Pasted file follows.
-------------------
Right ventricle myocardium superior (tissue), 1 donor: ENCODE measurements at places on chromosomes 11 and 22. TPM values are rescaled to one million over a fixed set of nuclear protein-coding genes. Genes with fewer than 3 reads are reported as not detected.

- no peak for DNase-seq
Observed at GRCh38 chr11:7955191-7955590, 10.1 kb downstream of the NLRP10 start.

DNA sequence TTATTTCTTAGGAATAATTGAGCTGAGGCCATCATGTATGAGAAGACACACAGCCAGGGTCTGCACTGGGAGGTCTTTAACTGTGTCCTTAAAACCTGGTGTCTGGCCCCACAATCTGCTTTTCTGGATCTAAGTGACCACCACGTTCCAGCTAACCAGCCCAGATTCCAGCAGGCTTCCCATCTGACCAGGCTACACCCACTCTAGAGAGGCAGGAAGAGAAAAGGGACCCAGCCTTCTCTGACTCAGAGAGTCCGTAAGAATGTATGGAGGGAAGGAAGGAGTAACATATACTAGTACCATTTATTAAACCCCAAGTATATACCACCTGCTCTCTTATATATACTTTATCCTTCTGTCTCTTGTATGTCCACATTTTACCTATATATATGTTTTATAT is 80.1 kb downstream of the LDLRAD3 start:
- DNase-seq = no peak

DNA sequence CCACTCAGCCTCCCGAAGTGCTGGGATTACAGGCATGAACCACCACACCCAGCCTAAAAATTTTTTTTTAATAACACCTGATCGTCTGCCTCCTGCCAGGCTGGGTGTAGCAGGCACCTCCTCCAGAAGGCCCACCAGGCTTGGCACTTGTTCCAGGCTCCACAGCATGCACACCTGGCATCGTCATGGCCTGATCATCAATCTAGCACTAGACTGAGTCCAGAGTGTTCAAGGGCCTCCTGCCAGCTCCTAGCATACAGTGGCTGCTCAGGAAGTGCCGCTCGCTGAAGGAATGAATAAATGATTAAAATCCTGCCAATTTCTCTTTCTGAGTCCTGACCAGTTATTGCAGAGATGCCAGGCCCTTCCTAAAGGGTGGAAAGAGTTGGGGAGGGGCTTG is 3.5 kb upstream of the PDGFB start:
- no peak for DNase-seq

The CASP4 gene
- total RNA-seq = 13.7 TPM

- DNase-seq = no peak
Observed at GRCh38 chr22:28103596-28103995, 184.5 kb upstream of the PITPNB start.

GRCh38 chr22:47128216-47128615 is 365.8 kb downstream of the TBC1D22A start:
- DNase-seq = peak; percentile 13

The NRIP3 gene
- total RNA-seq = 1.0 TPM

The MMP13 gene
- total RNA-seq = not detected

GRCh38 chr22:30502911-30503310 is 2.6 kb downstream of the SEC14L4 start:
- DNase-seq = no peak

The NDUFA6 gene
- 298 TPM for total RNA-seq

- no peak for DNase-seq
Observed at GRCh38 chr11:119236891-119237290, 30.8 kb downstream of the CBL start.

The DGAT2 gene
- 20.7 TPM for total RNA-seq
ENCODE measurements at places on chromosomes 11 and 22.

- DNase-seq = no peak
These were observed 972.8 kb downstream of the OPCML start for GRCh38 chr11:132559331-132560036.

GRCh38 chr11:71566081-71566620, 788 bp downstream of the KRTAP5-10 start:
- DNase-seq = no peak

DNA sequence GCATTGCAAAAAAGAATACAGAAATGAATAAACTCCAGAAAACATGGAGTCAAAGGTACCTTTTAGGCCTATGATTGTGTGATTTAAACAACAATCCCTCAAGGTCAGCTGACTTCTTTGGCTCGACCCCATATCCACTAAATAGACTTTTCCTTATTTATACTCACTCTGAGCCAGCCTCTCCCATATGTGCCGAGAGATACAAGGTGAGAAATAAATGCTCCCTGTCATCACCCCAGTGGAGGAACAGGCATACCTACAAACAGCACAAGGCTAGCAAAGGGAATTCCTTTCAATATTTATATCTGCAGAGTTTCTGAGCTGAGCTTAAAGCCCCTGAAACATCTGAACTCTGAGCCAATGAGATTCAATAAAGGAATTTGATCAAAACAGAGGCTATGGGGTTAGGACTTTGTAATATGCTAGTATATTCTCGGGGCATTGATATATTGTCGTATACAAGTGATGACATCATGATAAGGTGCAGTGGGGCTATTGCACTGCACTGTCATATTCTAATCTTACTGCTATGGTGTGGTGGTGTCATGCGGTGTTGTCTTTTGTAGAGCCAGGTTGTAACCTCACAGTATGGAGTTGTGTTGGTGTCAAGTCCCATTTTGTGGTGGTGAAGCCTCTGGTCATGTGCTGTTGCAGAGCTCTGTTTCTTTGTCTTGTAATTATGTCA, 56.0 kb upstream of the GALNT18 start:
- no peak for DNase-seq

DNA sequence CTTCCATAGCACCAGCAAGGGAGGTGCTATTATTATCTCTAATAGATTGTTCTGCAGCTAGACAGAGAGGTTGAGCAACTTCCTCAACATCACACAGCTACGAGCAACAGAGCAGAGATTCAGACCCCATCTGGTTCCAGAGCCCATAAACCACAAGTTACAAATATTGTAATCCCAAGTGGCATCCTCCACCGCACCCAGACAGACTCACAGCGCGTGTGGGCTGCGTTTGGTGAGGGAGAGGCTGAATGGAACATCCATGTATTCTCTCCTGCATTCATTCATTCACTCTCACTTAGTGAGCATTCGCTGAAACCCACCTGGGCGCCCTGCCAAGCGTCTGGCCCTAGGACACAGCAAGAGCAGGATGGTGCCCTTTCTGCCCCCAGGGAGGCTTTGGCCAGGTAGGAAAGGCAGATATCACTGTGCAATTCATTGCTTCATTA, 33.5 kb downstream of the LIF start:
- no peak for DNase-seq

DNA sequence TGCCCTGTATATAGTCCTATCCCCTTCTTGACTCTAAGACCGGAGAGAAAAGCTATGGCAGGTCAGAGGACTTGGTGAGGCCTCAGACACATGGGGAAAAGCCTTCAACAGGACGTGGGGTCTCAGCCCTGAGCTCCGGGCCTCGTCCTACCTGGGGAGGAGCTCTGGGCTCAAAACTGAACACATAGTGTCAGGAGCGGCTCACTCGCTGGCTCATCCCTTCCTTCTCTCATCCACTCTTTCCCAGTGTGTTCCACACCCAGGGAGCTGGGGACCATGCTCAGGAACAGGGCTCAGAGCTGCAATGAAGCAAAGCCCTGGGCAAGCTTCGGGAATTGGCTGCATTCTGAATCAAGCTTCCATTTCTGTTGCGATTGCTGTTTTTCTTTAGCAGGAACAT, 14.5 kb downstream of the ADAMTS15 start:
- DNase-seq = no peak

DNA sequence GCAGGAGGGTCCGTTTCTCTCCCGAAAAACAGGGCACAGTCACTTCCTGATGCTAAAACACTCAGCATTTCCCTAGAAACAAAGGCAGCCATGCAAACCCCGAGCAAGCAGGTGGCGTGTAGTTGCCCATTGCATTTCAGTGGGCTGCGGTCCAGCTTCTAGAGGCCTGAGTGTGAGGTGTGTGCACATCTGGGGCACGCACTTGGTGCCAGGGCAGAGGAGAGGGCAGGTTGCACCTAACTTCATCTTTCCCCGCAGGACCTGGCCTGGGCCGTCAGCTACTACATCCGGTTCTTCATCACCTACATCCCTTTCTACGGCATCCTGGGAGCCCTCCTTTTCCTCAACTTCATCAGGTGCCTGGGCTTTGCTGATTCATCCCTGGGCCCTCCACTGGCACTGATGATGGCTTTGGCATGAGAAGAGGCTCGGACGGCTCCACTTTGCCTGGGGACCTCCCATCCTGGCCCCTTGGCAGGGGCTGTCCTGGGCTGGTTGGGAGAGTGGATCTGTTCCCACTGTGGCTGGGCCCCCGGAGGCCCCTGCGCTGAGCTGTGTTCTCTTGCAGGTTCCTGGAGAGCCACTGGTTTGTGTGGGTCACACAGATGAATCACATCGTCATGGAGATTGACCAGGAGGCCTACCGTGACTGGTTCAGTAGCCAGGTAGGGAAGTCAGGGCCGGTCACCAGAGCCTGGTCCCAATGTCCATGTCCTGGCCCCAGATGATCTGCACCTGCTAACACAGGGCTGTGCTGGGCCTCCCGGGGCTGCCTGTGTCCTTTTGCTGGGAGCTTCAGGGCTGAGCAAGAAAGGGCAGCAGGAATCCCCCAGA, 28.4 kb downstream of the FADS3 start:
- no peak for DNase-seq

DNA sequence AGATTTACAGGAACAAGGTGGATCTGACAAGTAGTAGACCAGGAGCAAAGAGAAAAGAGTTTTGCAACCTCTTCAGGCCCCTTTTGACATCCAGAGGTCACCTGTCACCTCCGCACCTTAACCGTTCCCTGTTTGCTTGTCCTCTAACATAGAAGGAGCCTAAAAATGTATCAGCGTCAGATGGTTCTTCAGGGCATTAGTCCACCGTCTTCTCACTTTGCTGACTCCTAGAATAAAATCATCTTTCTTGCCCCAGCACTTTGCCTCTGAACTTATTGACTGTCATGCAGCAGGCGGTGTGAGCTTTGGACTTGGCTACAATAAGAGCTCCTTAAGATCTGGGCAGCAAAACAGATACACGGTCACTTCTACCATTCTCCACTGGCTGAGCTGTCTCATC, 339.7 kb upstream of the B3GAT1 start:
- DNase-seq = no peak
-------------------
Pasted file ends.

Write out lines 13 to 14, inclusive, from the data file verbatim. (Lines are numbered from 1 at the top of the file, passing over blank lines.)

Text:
- DNase-seq = peak; percentile 13

The NRIP3 gene